1. Thanks for the kind words. Just finished using the snowshoes for the first time. I’m not a fan, I agree with your comments. I’ll be getting rid of them.
      I heard another hiker mention the girl you talk about. I’m sure she will blast past me very soon.

  2. Should have added that the guys who flip flopped the snow section did so last year 2015 – not this year!

    Gary/ Perth Australia

  3. Hi Brad, what you did not mention about Otter (the trail name of the hiker who lost his life) was that this was his third hike of the CDT. He had done it twice before as well as the PCT and many other trails. The best you can do is “be prepared” ! I reckon you’re as prepared as you’re ever going to be. Otter also befriended another fellow Aussie Rosanne Pilbeam aka Muk Muk during her PCT thru hike, and in case you don’t know, some badass thru hikers, Carrot Quinn, Joe Brewer , Mehap, Spark and Trackmeat flip flopped the section you are now in and ended up finishing their thru hike sobo. You have a fellow Aussie hiker coming up behind you. Her trail name is “Snakebite” she’s from Perth and her blog is called “Whimsy and Wanderlust” Her last post was from the Gila River region so she is some way behind you! I’m really enjoying your blog, keep safe! Gary /Perth Australia

    1. Thanks for the kind words. I know a little of what happened last year and how experienced he was but thought it nor appropriate to speak too much of it. I know snakebite. She will be flipping southbound soon with my former hiking partners, Crunchmaster and Mr Smith.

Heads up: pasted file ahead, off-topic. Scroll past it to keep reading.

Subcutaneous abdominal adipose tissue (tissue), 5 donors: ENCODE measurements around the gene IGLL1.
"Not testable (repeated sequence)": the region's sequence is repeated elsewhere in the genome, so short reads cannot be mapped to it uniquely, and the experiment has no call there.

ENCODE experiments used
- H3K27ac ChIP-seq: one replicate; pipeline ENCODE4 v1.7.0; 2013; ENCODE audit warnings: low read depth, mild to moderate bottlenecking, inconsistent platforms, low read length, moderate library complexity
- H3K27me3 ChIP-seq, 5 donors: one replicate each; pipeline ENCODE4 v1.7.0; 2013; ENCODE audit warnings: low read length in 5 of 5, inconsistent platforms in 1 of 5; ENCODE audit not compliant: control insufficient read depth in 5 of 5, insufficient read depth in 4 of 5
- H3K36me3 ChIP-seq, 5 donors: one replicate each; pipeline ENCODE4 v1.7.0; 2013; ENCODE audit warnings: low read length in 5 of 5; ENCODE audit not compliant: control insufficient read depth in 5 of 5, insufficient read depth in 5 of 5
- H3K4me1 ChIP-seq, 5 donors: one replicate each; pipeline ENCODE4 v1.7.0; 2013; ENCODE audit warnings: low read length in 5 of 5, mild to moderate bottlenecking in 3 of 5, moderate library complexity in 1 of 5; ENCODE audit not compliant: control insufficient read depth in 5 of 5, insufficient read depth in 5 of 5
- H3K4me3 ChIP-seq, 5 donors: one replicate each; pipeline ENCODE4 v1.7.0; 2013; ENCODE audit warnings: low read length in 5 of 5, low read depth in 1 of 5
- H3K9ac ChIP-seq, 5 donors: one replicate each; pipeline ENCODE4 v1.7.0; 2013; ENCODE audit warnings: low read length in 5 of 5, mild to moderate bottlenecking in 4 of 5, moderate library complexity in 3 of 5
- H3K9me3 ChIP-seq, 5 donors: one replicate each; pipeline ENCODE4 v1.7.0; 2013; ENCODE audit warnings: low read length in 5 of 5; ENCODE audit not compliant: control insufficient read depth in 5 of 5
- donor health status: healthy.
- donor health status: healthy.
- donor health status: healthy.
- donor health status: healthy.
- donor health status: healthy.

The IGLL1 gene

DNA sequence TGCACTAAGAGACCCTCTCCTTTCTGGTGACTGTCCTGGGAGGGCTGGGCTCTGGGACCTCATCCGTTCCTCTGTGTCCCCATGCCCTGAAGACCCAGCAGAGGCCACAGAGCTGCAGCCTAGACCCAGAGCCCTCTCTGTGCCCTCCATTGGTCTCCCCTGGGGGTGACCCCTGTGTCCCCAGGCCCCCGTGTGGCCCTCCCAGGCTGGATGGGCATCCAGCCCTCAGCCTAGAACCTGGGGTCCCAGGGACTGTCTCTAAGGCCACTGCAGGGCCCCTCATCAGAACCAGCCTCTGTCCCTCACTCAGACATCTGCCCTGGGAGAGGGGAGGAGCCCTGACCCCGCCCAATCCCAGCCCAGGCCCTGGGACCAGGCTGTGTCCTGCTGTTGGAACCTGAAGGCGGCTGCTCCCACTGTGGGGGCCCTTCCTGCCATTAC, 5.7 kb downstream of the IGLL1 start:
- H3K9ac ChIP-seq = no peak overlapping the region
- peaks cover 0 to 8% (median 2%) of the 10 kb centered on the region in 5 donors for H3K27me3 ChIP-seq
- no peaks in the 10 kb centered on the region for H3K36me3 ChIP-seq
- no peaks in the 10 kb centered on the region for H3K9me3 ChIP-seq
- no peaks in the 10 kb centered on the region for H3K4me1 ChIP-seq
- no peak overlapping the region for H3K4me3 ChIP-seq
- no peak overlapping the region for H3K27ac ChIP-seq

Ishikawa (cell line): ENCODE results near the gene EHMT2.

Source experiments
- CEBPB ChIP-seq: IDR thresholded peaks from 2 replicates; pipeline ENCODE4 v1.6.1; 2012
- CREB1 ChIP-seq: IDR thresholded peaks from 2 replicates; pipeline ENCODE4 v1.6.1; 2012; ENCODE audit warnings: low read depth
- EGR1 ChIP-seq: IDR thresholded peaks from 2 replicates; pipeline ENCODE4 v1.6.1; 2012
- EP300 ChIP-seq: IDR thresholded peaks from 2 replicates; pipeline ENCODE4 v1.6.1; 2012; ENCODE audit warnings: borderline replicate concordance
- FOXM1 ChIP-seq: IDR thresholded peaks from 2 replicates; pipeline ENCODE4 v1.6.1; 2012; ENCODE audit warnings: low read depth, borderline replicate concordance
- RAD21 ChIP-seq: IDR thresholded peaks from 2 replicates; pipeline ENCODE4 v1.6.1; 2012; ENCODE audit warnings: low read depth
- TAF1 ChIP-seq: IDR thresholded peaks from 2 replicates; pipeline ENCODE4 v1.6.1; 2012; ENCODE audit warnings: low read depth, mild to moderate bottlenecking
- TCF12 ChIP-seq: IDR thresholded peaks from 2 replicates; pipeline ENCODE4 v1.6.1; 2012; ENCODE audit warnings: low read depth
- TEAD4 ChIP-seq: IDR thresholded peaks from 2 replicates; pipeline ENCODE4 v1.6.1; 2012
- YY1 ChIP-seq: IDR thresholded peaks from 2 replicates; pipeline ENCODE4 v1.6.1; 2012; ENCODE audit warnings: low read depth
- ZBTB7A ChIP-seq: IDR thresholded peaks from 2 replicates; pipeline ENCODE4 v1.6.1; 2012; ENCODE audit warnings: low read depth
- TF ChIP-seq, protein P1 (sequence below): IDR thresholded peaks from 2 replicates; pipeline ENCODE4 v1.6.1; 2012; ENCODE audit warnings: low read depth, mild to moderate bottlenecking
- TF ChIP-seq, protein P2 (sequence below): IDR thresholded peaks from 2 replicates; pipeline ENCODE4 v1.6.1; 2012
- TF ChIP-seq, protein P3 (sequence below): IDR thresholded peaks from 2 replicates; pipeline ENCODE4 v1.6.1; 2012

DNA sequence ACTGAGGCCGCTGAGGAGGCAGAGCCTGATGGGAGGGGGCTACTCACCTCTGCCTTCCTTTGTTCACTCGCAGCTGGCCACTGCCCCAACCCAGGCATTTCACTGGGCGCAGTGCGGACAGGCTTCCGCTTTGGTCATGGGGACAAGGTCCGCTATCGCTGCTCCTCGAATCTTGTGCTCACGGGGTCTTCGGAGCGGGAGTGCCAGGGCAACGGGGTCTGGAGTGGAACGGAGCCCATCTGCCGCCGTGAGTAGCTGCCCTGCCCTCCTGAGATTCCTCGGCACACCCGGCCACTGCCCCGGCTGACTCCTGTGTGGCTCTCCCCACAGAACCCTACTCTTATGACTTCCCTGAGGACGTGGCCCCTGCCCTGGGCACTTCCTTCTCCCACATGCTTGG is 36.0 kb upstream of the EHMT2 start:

4. Your description sounds all too familiar as I pulled off the trail at Cottonwood Pass for a few weeks to let some snow melt and give me s shot at going up Whitney. I was really surprised at how much additional energy just walking over/thru soft snow required. The occasional postholing only exacerbated the drama. But then I had no experience with those conditions. My full pack out of Kennedy Meadows weighed 44lbs with snow gear and 9 days of food. Ugh! Snowshoes are not in my plan which is “hold or flip”. I’ll be swapping my XTR spikes for K-10s although in soft snow (by mid-morning) their effectiveness may be minimal. Looking forward to reading about the San Juan snow issues. Sounds daunting. I’m planning on shorter mileage days (12-17 vs 20+). Stay safe. This is for fun! Yes? ADL

    1. Sounds brutal. It is a very different year in the Sierra this year. You can always leave Kennedy meadows and hike to horseshoe meadow then to lone pine for a day or two rest. It means less food, less snow and more time to rest before heading back to climb Whitney. Just an idea, I’m planning on 10 miles per day, anything more than that is a bonus.

    1. I hope to reach the town of Pagosa springs in 5 days, but I carry 7 days food. It will be difficult

    1. It was, it’s a strange but loving community. Even though I never met the guy I feel like I knew him.